"So we want to discuss how the SEs, AEs, and AR can be working with the Partner Team to optimize our To-/Through-/With- Marketing strategies, aligned to our BGs, regions, SMEs, and Corp Defined Objectives."
This jumble of acronyms, lingo and jargon is what passes as communication by today’s standards. Communication is further complicated by remote workers, misaligned executives, and the everchanging landscape that is the status quo for your average tech company. In order to reduce the number of NASTYs (Needless Acronyms Stifling Teams and You) and actually have a discussion with the appropriate context, you need a common taxonomy. For every taxonomy, there are two key components: a common definition set and means for exchanging ideas. Creating a clear taxonomy is a complicated process no matter the subject, due to multiple definitions, confusion about context and differences regarding what is most important. In a business environment, increased difficulty arises when discussing intricate business and economic concepts polluted with the noise of buzzwords and waylaid through the natural evolution of terms and processes.
A clear and precise taxonomy should be used as the basis for effective communications in and across organizations. Every taxonomy consists of four core concepts:
- Foundation: Set baseline understanding around the definition and purpose
- Framing: Determine guiding principles for framing the key structure
- Fundamentals: Define your terms and how they are used
- Fit: Test the efficacy and accuracy of terms and principles
This blog focuses on the first two elements, setting a foundation and framing your taxonomy. Our blog next week will bring the taxonomy home with the most difficult part, defining your fundamentals and testing the fit.
Setting a foundation may seem like an simple process, but without a plan it can get messy quick. In short, get people to agree a taxonomy solves a specific problem and set the boundaries of the topic to be defined. The first step is to get a rough idea of what the finished product will look like, and while this seems daunting when looking at a blank sheet, it will always have some basics: Purpose and Definition. Purpose is driven purely by need - "What is the pain point this solves?" Definition should be easy from here - "What will this do to solve the pain point?" With these two elements, you have answered two of the most common questions you will hear moving forward "What is the value in this?" and "How will this make a difference?"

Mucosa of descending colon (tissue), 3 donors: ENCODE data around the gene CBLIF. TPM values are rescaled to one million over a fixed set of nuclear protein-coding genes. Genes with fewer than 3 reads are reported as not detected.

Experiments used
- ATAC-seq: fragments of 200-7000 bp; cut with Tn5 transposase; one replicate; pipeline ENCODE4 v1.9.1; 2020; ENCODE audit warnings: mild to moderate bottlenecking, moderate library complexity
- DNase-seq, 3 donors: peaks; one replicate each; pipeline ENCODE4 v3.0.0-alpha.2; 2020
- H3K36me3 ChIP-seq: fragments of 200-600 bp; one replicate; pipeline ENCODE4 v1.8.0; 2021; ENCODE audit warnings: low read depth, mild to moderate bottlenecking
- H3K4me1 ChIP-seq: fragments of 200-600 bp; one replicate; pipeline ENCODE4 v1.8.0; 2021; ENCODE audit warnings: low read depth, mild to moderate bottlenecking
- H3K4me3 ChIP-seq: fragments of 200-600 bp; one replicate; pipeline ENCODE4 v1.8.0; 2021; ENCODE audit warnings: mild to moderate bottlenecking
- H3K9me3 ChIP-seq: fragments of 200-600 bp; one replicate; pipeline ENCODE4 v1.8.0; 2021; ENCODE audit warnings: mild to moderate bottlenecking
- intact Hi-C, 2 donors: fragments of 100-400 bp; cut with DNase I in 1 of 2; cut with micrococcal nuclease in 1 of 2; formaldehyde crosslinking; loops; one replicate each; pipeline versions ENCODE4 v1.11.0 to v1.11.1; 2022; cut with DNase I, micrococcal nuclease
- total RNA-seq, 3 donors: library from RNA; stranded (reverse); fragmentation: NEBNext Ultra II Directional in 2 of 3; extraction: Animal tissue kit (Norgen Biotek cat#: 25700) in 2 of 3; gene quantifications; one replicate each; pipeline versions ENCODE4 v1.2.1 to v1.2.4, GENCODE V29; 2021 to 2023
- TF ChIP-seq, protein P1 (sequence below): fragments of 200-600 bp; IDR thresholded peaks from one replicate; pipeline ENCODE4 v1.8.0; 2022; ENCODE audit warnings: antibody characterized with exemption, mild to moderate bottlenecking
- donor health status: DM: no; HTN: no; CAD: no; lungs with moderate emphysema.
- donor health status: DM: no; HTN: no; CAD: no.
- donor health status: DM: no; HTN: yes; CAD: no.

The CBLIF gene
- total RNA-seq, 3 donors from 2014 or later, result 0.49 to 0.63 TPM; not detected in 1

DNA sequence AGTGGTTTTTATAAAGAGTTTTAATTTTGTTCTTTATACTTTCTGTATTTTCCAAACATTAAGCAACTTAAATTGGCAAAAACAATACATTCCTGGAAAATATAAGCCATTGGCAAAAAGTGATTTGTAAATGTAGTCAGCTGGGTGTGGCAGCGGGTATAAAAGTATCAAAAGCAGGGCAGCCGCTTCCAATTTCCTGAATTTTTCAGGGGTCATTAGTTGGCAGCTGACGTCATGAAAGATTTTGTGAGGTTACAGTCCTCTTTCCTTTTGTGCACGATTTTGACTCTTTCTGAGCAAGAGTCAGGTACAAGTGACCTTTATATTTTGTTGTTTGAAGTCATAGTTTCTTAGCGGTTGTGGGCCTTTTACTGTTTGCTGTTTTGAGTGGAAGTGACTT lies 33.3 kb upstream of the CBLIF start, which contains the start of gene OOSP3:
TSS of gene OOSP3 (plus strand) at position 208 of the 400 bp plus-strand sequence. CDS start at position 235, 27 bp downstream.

Now that you have a foundation, it is time to start framing your concepts, providing your idea a structure and methodology for expanding it. Your definition drove you to the "what," now it is time to flesh out "what it is not." This is done with Guiding Principles, which are generally done best in question form. The key concept in this is drawing a line between "Yes" and "Kinda." By asking these Yes/No questions I am not making a decision tree, where every outcome is defined. The only paths are:
- If all answers are a "Yes," you know definitively you have a relevant term
- If you get a "No," it does not need to be defined
If you have a question that could be answered with “Both”/’Kinda”/”Maybe” then this is a bad guiding question.
When developing your own Guiding Principles make sure they delineate four key areas:
- What is the goal of your taxonomy? Is your taxonomy defining a process, defining a lifecycle, creating a distinction among scenarios?
- Does your taxonomy exclude concepts? What is similar but not included?
- Has a term been defined by others? Is that definition lacking in precision or out of date?
- Is there segmentation within your taxonomy? Have those terms been clearly defined?
With these two defined, we have covered the basics of building a working structure to start adding your fundamentals in and testing how they fit. This process will be covered in a blog next week, “Using a framework to define key elements.”